“No one disputes the problem — more than 40% of Americans have obesity, and most have tried repeatedly to lose weight and keep it off, only to fail. Many suffer from medical conditions that are linked to obesity, including diabetes, joint and back pain and heart disease, and those conditions often improve with weight loss. ‘The evidence is now overwhelming that there are physical changes in weight regulating pathways that make it difficult for people to lose weight and maintain their weight loss,’ said Dr. Louis Aronne, an obesity medicine specialist who directs the comprehensive weight control center at Weill Cornell Medicine. ‘It’s not that they don’t have willpower. Something physical is holding them back.’ Dr. Aronne and other obesity medicine specialists emphasize that obesity is a chronic disease that should be treated as intensively as heart disease, diabetes, high blood pressure or any other chronic illness are. But, they say, that rarely happens.”

For regular folks, the weight challenges are, indeed, complex and daunting, including how medical experts keep telling people to lose weight to be healthier but cannot seem to find successful, sustained ways to do this. Consumers spend billions of dollars on diet and exercise regimens, even as processed foods laden with excess fat, sugar, and salt pile up in U.S. eating. And even individuals with major support systems for weight loss find it an ordeal not only to shed pounds but to keep them off. The obsession about weight has created, critics say, a stigmatizing culture too ready to “fat shame,” without clearly defining whether individuals just may be bigger than others.

The promotion of a pill-based solution for weight control already is showing signs of problems in Australia. There, denizens of TikTok have taken to the social media platform — which is popular with fit young people— with anecdotal accounts of weight loss through the taking of Ozempic. This has fueled such demand for the drug that doctors report that diabetics are starting to struggle to find supplies of a medication they need to treat their chronic disease.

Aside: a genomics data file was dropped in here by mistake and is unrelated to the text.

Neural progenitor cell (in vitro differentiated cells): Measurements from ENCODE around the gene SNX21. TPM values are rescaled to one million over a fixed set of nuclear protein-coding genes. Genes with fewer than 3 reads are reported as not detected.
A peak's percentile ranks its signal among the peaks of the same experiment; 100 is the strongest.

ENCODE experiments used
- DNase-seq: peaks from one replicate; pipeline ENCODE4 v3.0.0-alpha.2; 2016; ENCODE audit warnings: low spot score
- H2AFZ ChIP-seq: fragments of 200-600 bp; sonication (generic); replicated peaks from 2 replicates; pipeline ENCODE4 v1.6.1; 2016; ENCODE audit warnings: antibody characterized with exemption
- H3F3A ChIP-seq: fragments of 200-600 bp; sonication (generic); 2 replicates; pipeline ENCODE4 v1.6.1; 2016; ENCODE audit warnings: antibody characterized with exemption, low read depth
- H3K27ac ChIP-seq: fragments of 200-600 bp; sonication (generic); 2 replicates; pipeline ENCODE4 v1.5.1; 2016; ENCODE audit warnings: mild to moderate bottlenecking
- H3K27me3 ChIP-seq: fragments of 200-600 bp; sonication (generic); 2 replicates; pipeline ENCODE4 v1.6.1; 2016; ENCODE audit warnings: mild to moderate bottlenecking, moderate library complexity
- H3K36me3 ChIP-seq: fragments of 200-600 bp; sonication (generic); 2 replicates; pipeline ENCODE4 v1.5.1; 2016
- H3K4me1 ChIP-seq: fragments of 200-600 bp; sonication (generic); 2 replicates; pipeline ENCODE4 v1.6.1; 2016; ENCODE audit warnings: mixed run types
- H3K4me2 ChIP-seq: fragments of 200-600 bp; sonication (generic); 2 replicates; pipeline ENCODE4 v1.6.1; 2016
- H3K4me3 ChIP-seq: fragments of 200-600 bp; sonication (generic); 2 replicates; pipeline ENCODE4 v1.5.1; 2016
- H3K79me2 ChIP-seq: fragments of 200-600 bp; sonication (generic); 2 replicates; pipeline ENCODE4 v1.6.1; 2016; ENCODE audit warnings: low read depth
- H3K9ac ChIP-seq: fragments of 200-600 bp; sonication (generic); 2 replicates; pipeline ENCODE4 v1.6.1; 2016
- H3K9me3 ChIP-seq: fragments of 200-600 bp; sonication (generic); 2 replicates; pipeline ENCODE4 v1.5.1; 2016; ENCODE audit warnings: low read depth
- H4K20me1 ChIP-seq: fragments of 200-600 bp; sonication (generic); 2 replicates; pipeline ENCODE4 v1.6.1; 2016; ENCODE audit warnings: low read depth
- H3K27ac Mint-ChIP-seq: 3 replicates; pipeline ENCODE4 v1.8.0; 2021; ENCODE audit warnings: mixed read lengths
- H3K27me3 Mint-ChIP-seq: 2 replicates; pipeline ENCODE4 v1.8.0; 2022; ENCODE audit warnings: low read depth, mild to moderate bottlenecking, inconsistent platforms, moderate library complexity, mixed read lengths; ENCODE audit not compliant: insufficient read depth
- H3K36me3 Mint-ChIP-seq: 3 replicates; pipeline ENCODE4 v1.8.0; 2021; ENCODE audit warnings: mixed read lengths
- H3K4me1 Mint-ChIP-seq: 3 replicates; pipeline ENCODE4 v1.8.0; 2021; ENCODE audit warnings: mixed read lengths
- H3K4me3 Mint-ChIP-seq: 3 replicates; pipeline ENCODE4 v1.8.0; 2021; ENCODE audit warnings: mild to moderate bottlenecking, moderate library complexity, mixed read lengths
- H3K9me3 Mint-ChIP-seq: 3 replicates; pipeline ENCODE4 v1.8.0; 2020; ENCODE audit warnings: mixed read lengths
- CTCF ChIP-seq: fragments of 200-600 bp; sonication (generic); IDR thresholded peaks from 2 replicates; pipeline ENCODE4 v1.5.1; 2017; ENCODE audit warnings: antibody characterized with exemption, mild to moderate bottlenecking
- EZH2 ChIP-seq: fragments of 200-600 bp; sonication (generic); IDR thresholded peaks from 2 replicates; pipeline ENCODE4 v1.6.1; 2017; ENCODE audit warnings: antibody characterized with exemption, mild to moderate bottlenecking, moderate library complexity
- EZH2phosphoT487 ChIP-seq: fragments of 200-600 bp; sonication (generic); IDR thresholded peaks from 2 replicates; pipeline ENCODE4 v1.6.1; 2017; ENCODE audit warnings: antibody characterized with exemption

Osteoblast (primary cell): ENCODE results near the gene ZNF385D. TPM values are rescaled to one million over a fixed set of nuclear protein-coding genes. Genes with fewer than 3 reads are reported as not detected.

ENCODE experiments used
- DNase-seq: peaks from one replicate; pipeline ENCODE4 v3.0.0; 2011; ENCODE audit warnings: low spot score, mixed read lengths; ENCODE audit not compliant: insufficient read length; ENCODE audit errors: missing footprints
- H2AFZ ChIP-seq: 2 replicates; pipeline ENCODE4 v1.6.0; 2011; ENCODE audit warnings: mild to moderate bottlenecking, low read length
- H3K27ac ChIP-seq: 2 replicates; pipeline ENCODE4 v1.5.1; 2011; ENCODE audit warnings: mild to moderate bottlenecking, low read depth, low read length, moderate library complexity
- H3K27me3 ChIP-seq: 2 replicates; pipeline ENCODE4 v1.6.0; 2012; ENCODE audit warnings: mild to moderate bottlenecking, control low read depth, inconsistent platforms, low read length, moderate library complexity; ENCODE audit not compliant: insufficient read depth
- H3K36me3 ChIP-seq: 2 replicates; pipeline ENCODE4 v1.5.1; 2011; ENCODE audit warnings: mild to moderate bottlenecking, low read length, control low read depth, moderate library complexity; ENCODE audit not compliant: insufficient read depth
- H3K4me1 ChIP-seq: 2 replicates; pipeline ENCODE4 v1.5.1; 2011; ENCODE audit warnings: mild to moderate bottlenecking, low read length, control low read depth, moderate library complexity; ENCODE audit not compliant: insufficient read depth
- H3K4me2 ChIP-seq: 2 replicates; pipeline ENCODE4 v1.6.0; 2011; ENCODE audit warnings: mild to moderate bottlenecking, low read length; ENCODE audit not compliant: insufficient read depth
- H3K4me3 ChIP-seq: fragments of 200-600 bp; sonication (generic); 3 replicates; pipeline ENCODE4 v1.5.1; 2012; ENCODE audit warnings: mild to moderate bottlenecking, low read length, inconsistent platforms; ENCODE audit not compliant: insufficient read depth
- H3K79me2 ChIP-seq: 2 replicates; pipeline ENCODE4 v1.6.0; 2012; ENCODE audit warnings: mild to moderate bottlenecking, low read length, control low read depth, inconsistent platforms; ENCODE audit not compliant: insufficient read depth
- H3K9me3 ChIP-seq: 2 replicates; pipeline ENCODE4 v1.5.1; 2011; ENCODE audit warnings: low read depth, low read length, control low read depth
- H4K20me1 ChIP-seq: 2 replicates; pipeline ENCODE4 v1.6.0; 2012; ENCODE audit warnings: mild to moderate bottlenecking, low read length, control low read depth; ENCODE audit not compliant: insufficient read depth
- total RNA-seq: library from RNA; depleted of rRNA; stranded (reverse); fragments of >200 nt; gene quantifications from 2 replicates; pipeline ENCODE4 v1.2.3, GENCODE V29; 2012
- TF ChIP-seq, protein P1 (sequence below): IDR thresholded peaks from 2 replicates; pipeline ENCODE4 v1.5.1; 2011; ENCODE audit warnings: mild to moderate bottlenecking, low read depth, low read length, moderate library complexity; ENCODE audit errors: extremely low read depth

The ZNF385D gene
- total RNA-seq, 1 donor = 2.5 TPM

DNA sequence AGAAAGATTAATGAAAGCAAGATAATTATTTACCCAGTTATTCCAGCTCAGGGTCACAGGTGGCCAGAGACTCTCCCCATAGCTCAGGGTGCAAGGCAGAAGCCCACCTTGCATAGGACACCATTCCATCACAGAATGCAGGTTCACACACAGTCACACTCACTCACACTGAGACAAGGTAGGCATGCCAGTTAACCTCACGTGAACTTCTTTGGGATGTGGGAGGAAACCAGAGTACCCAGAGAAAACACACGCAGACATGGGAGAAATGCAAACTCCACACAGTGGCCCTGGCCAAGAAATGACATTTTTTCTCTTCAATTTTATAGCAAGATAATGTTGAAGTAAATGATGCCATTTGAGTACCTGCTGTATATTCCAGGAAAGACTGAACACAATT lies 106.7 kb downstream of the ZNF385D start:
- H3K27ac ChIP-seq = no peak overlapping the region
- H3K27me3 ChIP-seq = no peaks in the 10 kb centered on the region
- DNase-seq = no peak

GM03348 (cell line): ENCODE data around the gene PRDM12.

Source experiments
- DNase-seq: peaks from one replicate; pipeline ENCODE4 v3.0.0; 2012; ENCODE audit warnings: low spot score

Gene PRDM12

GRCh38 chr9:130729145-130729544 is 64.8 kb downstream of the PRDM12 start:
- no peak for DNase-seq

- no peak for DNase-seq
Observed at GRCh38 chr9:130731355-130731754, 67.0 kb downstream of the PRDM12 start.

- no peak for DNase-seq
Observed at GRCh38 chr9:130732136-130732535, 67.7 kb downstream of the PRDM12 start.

By the way, a patient’s body mass index (BMI) is a key indicator for doctors in prescribing the weight loss drugs Wegovy and Saxenda, both of which also carry major warnings about their risks in thyroid tumors. In brief, BMI is itself a controversial measure, and to understand why, consider that a 5-foot-9 man weighing 200 pounds would be considered obese and a candidate for a prescription of a weight loss drug — unless, of course, you happen to be a future NFL Hall of Famer like running back Frank Gore.

Costly drugs, not insurer covered, must be taken long-term

At present, a major obstacle to wider U.S. uptake of new weight-control drugs is cost and insurers’ refusal (including Medicare) to cover them. The New York Times captures the disparity here, reporting that diabetics can be prescribed Ozempic with its $892-a-month list price covered by insurance. But those wishing to take an analog weight med Wegovy (or Saxenda) will be charged $1,350 monthly. And those patients will pay out of pocket for the drugs because insurers don’t cover them.

Still, as experience has shown, once the FDA approves a drug and allows it on the market, and once a medication has a track record of use without huge problems, doctors may be freer with their prescribing of it. The question soon may be if drug makers will see a rush of patients wanting prescriptions of weight loss meds for cosmetic reasons (they’re fit but fat obsessed) or without a willingness to also adhere to rigorous recommendations about diet and exercise (they’re looking for a quick, easy way to drop perhaps significant weight, but without hard work or invasive procedures). Hmm.

In my practice, I see not only the harms that patients suffer while seeking medical services, but also the damages that can be inflicted on them by dangerous and bankrupting drugs, notably of the prescription variety.

There’s no question that excess weight imperils Americans’ health, contributing significantly to their problems with diabetes, as well as leading killers like heart disease, and cancer. It’s good news that medical science is advancing our knowledge about dealing with the rising problem of diabetes as well as biological processes that affect appetite, food consumption, and weight.

But the quest for pharmaceutical magic solutions always carries big risks. And patients should consult in depth with their doctors before racing after the new generation of weight loss medications. These are showing some benefit — including for Big Pharma, which, by the way, does inform patients that, for now, taking weight loss drugs is a long-term commitment. Those who start on the meds may drop pounds, even a lot of them. But the weight gain typically reverses if they stop taking the drugs. Translation: an expensive drug could be part of your life for a long time.

We have much work to do to ensure the safety, access, affordability, and effectiveness of all prescription drugs, and we have more ways to go to find solutions to the nation’s struggles with excess weight and the medical conditions it fosters.